We need shelter, food and water, a few toiletries and a basic wardrobe. Everything else, from that double-shot vanilla soy latte to your Amazon Prime subscription (which may feel like a need) is a want. And as time goes on, it’s easy for lifestyle creep to take hold, with our expenses inching up over the years.
Make a list of all your necessary expenses, and a second list of expenses that qualify as wants. Try cutting a few items from the “wants” category to make more room in your budget.
In addition to helping us curb our own overspending, paying closer attention to how often we’re indulging in our wants can positively impact our kids, too. “Many times people don’t think about their behavior, but our children are much brighter than we give them credit for,” says Ricciardi. “If they constantly see you going out to dinner, they’ll be more likely to replicate that behavior later.”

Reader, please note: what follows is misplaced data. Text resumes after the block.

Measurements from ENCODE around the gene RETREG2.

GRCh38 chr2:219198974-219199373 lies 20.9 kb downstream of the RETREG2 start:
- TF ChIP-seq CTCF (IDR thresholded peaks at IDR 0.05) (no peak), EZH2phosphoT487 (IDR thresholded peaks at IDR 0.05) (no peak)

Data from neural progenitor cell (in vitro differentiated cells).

Many parents these days take a head-on approach when talking with our kids, whether that means discussing emotions or using anatomical names for body parts. When it comes to financial literacy for kids, our children can benefit from a similar approach.
Yet if money is an issue for us, it can be tempting to avoid the topic altogether. How can we teach our kids something that we haven’t yet mastered ourselves?
“When we say ‘teach,’ it freaks out parents because we don’t think of ourselves as experts,” acknowledges Levine. “So instead of thinking of it as teaching, just focus on talking to your kids about money.”